“They are into politics,” he said of Beirut, My City. “That’s why they made it.”
While finishing work on my book manuscript I came across this video from an October 2013 talk I gave at Claremont MacKenna College. I share it here mainly so that my mother can watch it, but it captures my thinking at a moment when the forces of reaction were consolidating power and crushing dissent across the Arab region. This talk was one of my first attempts to synthesize the different regional events and at the same time find some reason to remain hopeful. Four months later there’s even less reason to retain even a shred of optimism.
Just a year ago, Hezbollah was sitting pretty. Lebanon’s Party of God had consolidated its influence across the Arab world with a durable set of alliances. Its Axis of Resistance, formed with Iran, Syria and Hamas, had emerged as the most credible and authoritative force in Middle Eastern politics. Its central idea—to mobilize self-reliant communities around a frontal confrontation with Israel—seemed to be setting the region’s agenda.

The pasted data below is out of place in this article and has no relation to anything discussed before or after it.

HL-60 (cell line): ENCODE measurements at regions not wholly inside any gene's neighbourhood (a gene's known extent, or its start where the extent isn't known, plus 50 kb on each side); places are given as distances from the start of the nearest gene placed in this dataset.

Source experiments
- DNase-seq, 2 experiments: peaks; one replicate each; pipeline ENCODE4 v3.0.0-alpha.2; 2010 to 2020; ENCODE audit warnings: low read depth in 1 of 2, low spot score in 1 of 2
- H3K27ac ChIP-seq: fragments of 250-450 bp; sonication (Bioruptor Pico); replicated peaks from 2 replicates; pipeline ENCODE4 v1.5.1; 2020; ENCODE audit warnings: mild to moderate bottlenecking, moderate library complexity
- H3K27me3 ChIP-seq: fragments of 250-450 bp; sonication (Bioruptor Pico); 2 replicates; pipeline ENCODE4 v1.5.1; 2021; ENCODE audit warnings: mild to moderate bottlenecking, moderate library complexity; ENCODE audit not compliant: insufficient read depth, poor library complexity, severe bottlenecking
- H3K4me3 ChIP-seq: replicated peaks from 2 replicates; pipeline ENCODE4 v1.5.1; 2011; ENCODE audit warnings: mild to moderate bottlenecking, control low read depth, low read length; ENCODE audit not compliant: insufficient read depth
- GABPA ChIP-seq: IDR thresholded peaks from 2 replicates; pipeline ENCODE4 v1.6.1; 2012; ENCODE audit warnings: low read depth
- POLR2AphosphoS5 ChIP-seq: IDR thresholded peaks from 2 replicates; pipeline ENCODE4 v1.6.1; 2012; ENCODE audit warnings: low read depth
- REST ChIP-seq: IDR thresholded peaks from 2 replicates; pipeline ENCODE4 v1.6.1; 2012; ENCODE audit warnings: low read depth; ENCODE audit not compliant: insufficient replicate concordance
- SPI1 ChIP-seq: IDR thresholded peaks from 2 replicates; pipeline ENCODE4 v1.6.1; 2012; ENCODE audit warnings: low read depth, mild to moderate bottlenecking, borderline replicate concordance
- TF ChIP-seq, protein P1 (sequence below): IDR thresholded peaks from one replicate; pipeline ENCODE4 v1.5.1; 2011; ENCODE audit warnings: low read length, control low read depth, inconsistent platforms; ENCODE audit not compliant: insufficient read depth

But the Arab Spring changed the rules of the game that Hezbollah so masterfully played for the last two decades. Today, the party faces perhaps the biggest threats to the legitimacy it has worked so hard to cultivate among cadres, casual supporters and even the political opponents who have come to grudgingly respect the effectiveness of its leader, Hassan Nasrallah.
The first, and more short-term, challenge comes from Syria, where a tottering Assad regime could severely curtail Hezbollah’s military room for maneuver. The second, more enduring, issue is the Arab political renaissance underway, which could produce movements well positioned to steal Hezbollah’s anti-Israel thunder with a resistance program free from the party’s sectarian, militant baggage.
During the six turbulent years since Rafik Hariri was blown up on the Beirut waterfront, supporters of the outspoken billionaire former prime minister longed for the day that his killers would face justice.
But the indictments submitted this week by the UN-mandated Special Tribunal for Lebanon hit with more splutter than splash. In the short term, Hezbollah will face minimal fallout from the charges against two of its officials, which the Tribunal named as ringleaders in the assassination.